Writing Through Difficult Times
As writers, film-makers and other artists around the world consider the impact of the Covid-19 pandemic, we hear from Hong Kong writers whose recent work reflects the Hong Kong experience. Lockdown Lovers by Michael O’Sullivan follows six humans and a pangolin as they navigate the social pressures of lockdown and quarantine in Hong Kong, China and Ireland. From wry observations and passionate encounters to the pain of separation from loved ones, this novel reminds us how human contact will never cease to be mankind’s saving grace through the darkest times. Collier Nogues’s lyric essay [from the forthcoming Cart Noodles Press anthology Writing in Difficult Times] “A Clock for Seeing” considers how our experience of time has changed under the communal and private duress of the pandemic, and how writing and photography help us both keep pace with ourselves and keep company with those we love. Poet Florence Ng’s bilingual poetry collection Wild Boar in Victoria Harbour looks at what it is like living in a society which is becoming more polarized and rapidly changing, while her recent eco and nature poetry builds on topics from the collection. Karen Cheung’s work, including her essay in Writing in Difficult Times and her forthcoming book, examines the absurdity of contemporary life in Hong Kong, and the quiet, ordinary moments in between the events that have made international headlines.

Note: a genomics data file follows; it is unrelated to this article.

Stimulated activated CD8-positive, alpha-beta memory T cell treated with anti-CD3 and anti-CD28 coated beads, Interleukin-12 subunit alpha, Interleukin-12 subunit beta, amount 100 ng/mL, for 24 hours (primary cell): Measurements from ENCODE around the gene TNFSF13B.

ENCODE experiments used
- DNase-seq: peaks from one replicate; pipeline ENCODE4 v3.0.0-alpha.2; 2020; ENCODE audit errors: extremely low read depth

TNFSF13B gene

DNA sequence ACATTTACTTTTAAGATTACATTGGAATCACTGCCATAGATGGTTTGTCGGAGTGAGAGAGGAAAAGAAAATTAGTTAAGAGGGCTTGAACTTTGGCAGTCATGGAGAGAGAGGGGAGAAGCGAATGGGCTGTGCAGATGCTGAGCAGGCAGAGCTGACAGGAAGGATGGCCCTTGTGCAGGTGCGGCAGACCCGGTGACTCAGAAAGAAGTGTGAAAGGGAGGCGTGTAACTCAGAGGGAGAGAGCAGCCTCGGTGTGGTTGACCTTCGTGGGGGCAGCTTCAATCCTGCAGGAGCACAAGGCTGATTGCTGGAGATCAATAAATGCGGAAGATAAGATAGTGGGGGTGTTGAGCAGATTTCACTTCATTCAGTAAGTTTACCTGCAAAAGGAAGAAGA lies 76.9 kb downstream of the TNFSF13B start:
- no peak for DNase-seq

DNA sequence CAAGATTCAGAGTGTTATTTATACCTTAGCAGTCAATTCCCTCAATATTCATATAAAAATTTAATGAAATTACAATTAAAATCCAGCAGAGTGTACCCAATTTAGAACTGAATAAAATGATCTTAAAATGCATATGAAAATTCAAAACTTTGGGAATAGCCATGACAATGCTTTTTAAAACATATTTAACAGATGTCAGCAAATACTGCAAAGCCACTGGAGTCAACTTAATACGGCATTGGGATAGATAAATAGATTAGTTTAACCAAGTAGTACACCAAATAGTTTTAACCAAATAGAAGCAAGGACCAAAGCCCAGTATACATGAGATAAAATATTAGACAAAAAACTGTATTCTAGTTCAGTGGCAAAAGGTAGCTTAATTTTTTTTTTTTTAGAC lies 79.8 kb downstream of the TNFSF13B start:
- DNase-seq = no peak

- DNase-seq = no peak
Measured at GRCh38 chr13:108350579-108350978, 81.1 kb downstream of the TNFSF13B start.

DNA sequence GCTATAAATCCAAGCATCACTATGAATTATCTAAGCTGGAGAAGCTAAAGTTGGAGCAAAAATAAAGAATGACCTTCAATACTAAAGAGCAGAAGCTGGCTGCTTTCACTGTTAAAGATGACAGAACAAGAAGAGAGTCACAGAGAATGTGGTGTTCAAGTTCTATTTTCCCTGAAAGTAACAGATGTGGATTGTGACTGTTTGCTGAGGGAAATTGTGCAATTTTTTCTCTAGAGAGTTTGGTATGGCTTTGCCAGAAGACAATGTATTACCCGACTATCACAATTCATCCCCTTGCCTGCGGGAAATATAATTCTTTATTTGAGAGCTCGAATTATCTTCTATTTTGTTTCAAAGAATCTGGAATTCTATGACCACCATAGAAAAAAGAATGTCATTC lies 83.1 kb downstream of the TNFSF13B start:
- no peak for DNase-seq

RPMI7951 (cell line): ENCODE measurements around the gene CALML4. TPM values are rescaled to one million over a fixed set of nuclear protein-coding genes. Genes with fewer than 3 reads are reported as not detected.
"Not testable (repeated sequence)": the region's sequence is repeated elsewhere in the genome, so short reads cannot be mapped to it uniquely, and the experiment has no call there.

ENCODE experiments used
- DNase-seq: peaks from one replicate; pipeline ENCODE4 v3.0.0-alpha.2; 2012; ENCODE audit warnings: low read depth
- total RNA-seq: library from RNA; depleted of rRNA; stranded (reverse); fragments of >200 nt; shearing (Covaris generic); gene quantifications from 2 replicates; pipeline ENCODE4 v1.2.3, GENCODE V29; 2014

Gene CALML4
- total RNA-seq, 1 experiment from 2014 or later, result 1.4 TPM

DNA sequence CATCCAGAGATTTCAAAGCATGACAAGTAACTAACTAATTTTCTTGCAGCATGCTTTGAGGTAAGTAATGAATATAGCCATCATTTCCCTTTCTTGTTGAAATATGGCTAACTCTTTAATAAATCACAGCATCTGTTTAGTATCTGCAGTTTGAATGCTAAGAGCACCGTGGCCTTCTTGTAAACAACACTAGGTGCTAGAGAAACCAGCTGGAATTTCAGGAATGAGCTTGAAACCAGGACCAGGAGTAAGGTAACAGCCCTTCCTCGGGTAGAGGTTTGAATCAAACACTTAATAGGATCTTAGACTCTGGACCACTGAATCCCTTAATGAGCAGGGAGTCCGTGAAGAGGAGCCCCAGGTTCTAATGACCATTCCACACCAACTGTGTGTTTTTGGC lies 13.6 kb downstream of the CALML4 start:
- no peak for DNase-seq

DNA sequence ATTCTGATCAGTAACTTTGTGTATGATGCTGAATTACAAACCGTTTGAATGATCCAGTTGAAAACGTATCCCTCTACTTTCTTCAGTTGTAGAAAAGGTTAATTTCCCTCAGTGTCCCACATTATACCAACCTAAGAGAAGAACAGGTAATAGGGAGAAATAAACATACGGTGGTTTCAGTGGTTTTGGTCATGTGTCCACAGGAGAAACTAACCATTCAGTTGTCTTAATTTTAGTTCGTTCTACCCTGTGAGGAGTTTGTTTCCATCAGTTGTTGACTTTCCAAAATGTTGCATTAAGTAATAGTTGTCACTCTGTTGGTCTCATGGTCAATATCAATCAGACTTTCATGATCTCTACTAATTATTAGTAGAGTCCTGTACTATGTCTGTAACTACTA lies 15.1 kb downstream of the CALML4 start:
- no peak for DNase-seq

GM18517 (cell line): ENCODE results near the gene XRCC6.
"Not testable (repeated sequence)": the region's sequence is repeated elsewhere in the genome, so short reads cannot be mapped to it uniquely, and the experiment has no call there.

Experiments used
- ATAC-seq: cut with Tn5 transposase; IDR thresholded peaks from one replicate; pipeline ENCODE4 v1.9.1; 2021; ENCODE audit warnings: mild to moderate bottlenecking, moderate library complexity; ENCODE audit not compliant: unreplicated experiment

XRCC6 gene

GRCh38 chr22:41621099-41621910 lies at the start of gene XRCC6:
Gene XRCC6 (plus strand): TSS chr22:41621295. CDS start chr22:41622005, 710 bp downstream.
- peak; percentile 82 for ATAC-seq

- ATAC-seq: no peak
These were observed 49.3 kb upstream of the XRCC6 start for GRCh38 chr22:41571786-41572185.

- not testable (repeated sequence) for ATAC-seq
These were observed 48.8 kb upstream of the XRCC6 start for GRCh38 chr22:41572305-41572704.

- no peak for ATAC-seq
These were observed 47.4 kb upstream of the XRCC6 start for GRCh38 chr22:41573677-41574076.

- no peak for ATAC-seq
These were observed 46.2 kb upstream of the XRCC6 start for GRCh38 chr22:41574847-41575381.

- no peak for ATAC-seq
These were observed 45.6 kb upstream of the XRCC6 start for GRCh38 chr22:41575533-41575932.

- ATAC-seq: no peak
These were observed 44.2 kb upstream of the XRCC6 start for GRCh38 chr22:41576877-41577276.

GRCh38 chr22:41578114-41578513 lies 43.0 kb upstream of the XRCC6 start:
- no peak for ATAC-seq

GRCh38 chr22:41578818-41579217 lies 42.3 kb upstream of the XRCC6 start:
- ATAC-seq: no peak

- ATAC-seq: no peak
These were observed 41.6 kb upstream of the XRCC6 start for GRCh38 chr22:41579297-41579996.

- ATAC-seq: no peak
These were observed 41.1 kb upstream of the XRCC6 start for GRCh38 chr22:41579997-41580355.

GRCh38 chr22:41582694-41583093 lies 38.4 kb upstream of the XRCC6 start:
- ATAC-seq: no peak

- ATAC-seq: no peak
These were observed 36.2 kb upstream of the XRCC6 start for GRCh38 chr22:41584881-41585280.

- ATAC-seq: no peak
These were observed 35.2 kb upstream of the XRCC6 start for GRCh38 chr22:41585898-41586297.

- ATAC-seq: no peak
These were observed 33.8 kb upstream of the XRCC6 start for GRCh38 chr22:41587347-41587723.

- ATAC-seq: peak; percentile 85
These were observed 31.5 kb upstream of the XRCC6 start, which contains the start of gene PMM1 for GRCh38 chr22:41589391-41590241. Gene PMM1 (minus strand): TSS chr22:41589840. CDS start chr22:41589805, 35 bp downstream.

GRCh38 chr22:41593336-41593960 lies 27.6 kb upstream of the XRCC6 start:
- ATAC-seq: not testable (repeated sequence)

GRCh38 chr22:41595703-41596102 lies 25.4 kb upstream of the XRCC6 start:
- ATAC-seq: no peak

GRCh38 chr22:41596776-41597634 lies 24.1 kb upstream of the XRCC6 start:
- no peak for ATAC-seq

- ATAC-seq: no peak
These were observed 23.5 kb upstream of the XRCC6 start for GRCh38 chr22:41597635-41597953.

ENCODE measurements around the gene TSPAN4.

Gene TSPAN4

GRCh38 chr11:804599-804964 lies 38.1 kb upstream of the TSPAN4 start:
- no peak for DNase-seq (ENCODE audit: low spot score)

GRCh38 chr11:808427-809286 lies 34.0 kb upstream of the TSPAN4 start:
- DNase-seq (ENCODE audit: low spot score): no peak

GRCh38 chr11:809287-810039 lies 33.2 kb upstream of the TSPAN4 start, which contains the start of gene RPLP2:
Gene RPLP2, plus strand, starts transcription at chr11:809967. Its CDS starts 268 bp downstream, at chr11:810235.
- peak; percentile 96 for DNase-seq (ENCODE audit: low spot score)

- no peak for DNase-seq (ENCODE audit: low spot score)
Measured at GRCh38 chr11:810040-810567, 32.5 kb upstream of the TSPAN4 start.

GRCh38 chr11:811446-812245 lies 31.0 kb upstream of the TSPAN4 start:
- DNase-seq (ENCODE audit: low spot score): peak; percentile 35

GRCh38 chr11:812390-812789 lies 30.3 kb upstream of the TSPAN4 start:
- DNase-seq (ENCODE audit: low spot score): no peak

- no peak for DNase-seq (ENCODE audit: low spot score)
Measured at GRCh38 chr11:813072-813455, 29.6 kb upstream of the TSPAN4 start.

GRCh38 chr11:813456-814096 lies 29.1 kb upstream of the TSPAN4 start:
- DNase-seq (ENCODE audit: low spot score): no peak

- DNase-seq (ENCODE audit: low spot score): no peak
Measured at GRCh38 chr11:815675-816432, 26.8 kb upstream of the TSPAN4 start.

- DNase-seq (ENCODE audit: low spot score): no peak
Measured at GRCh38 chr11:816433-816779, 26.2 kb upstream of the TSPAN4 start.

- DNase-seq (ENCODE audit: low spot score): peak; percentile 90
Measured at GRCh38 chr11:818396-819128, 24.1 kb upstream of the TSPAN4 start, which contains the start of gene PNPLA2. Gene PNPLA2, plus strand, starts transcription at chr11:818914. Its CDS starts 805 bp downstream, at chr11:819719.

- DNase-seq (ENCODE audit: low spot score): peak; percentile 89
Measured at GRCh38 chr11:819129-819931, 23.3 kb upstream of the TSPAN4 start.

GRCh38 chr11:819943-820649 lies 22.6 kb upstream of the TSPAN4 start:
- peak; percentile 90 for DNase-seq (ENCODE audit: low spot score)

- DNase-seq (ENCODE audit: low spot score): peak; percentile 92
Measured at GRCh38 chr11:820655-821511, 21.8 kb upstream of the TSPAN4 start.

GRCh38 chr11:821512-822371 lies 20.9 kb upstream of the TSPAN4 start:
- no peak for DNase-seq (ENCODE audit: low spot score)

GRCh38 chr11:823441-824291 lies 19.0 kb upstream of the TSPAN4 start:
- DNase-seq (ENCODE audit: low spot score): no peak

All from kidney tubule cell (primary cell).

This event is supported by the Consulate General of Ireland
Featuring (click on author names to read more)
Michael O’Sullivan is a writer and academic based in Hong Kong and Ireland. He has published 15 books and Lockdown Lovers is his first novel. His poems and essays appear in Asian Cha, Asian Signature, and Hong Kong 20/20: reflections on a borrowed place.
Collier Nogues’ poetry collections are The Ground I Stand On Is Not My Ground (Drunken Boat, 2015) and On the Other Side, Blue (Four Way, 2011).
Florence Ng lives in Hong Kong. She is the author of the bilingual poetry collection Wild Boar in Victoria Harbour (Kubrick, 2019) and editor of the online poetry journal Pause for Paws.